The Wise Man’s Fear by Patrick Rothfuss

A brief writeup about my favorite book. It's hard to write about it without ranting, theorizing, and spoiling like crazy! I also include a gallery of the copy I rebound in leather as a gift.
The spine of the book I bound in leather! Gallery and a few more details after the writeup.

My Favorite Book: A Writeup

My favorite book at the moment is The Wise Man’s Fear by Patrick Rothfuss. It’s the second book of his yet-to-be-completed trilogy, The Kingkiller Chronicle. The Wise Man’s Fear barely edges out its predecessor, The Name of the Wind, as my favorite novel. Some of the complaints I’ve heard about these books are well founded. The plot meanders. The narrator is unreliable. The protagonist is too good at everything, and his love interest is the worst. True, true, and true! BUT…

The plot meandering is something I love. Rothfuss puts stories in his stories. It’s not often I pick up one book and I get 10+ stories for the cost of admission. The narrator being unreliable makes me think twice and second guess everything that he says. The narration, a reminiscence by the protagonist Kvothe, is framed in such a way that he has no incentive to be truthful. He is admittedly a liar and is occasionally demonstrably so in his recounting of the story. Rothfuss hasn’t taken excessive advantage of this, but uses it brilliantly to make unexpected changes that contradict what the reader expected without building resentment for an intentional deceit. As for the protagonist being too good at everything and his love interest being a terrible character, there is no redemption. I don’t like either character, actually, but even that doesn’t detract from my enjoyment of the writing and the world that the books take place in.

What do I love about it? The prose and world-building. While many stories are narratively driven or character driven, this novel is built around how beautifully Rothfuss can write and create a world. He plays with the English language in a masterful way that I’ve never seen equaled. His plays on words, dualities of meaning, and hints so subtle that I didn’t recognize them for what they were until I read the book 10 times and had it explained to me twice. And I’m sure more of those will crawl out of woodwork and show their sneaky selves once book three is ready. His world building assumes an intelligent reader who can connect the dots and understand a complexity that clearly exists in Rothfuss’s imagination and he translates beautifully into text without encumbering the reader with excessive details. His magic system is novel, and its functioning fairly explicit. But for me, Rothfuss leaves enough to the reader’s imagination to not ruin immersion through clear departure from reason or the laws of the universe in which we live. He even makes an effort to incorporate some of those in a way that absolutely works for me. He builds his world through the stories that he weaves in around the main plot, and through subtleties of character interaction, and it’s beautiful.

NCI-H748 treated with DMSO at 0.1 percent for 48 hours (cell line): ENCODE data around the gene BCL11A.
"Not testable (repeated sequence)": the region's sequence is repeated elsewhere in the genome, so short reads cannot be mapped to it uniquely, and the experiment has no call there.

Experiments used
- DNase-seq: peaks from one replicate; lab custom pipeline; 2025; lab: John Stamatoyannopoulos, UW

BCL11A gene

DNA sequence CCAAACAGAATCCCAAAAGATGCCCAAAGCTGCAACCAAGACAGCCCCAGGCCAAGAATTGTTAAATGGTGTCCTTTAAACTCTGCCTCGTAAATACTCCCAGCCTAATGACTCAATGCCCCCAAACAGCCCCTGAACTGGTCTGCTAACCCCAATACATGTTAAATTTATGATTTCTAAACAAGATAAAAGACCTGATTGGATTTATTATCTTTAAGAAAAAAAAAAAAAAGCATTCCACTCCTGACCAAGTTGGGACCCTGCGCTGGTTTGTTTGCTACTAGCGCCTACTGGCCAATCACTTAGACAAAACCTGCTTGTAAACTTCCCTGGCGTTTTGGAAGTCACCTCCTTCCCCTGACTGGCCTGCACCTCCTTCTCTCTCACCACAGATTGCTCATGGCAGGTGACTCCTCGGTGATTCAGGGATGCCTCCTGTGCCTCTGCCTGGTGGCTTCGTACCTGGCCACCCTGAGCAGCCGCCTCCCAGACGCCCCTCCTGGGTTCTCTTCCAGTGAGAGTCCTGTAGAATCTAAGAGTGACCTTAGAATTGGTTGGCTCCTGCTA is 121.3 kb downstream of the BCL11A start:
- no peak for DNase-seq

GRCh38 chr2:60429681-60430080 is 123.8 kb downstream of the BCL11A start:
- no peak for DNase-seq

I highly recommend this book to fans of the fantasy genre, or anybody whose eye was caught by my description. I hope somebody who reads this finds Patrick Rothfuss’s Kingkiller Chronicle as enjoyable as I do.

The Book Binding Project!

I absolutely love working with my hands. A few years ago, I had an idea that my dad and I could work on a project together: binding books in leather. Me for my girlfriend, and him for my stepmom. I chose The Wise Man’s Fear not realizing that my girlfriend preferred Rothfuss’s previous book, The Name of the Wind. This was our first foray into book binding, but I did some research into what materials I would need, I mapped out some layouts on a book, and I created a shopping list. I needed: a paperback copy of the book, a big enough piece of scrap leather, some nail sets of various sizes for engraving, a set of 6mm letter stamps, elmer’s glue, and some wrapping paper for the inner lining.

I got a paperback copy of the book because it’s cheaper, usually smaller, and the cover has to be torn off anyways to replace it with leather. For leather I got an unfinished single shoulder in 6-7oz weight after checking the size of the paperback copy and calculating the overhang I wanted for the cover. Elmer’s glue is polyvinyl acetate, the same as common bookbinding adhesive. And for the wrapping paper I decided on an old-fashioned, stylized map. I used an old cereal box cut to the calculated size as a template over which to glue, cut and fold the leather. I had to cut away some material from the inside of the folds in order to get everything to work decently.

For the designs, I decided on some imagery that was memorable and important to the story that I thought I was capable of tackling. In a format like this where I didn’t have much control over texture or color, I decided to go with the Cthaeh’s tree and the Selas flowers. I wish I had taken more pictures during the process as I cut, folded, glued, and dried at each stage. Check out the pictures I do have in the album below!

I was extremely happy with the result of my first attempt at leatherworking and book binding! The result is far from perfect, but it made a great and memorable gift, and it was an awesome excuse to spend time with my dad working on it.

If you have any questions about how to get started or which resources I used, or if you have suggestions for how to improve next time, please reach out to to me by email at or use the contact form on the website.